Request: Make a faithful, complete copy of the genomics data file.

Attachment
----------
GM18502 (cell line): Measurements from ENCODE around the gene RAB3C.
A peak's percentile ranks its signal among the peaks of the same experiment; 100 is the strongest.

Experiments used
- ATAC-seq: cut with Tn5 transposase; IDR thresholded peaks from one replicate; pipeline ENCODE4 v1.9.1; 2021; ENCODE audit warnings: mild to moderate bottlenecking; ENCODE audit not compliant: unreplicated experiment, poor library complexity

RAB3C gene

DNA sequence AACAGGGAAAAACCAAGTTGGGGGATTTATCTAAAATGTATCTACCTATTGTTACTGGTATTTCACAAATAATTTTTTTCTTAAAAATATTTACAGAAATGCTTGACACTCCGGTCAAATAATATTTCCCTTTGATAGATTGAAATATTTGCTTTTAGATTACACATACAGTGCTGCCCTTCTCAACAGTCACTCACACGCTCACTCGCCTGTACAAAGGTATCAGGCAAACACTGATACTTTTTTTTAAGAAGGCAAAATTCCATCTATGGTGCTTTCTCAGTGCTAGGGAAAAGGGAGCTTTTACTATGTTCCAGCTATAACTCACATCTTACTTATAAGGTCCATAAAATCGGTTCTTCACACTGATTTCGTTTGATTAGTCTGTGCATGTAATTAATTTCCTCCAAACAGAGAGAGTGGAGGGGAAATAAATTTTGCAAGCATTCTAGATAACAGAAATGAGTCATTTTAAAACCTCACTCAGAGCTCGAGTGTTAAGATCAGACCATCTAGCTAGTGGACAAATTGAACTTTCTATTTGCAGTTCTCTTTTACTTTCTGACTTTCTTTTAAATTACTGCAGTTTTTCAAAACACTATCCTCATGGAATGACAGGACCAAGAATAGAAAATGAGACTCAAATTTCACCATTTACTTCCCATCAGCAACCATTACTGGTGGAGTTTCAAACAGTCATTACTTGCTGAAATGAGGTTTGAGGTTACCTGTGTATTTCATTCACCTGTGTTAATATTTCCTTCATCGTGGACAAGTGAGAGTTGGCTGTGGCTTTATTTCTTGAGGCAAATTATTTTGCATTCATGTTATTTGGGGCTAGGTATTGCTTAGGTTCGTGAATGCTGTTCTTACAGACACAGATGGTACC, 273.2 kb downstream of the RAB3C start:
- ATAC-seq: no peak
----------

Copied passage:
GM18502 (cell line): Measurements from ENCODE around the gene RAB3C.
A peak's percentile ranks its signal among the peaks of the same experiment; 100 is the strongest.

Experiments used
- ATAC-seq: cut with Tn5 transposase; IDR thresholded peaks from one replicate; pipeline ENCODE4 v1.9.1; 2021; ENCODE audit warnings: mild to moderate bottlenecking; ENCODE audit not compliant: unreplicated experiment, poor library complexity

RAB3C gene

DNA sequence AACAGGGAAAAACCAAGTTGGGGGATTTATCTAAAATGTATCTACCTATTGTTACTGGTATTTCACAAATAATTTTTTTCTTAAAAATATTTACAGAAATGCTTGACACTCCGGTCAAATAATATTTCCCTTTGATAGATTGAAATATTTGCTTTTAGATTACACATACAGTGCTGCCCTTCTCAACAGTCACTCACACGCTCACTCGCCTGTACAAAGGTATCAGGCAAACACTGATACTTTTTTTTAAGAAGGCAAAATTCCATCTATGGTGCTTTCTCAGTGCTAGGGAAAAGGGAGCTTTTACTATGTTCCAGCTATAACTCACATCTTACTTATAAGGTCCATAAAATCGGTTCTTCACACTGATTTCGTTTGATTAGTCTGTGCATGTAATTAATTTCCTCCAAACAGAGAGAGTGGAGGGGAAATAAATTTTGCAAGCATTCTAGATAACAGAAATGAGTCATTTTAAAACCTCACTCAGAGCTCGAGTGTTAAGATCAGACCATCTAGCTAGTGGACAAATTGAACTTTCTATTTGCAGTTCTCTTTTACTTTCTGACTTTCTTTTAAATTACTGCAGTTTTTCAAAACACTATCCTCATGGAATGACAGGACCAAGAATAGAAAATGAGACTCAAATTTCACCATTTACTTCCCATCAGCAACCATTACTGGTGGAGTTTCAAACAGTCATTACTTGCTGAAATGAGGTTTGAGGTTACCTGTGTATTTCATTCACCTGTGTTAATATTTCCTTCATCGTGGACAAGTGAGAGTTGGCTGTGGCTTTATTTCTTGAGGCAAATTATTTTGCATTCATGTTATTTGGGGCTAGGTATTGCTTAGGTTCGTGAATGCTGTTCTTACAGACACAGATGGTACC, 273.2 kb downstream of the RAB3C start:
- ATAC-seq: no peak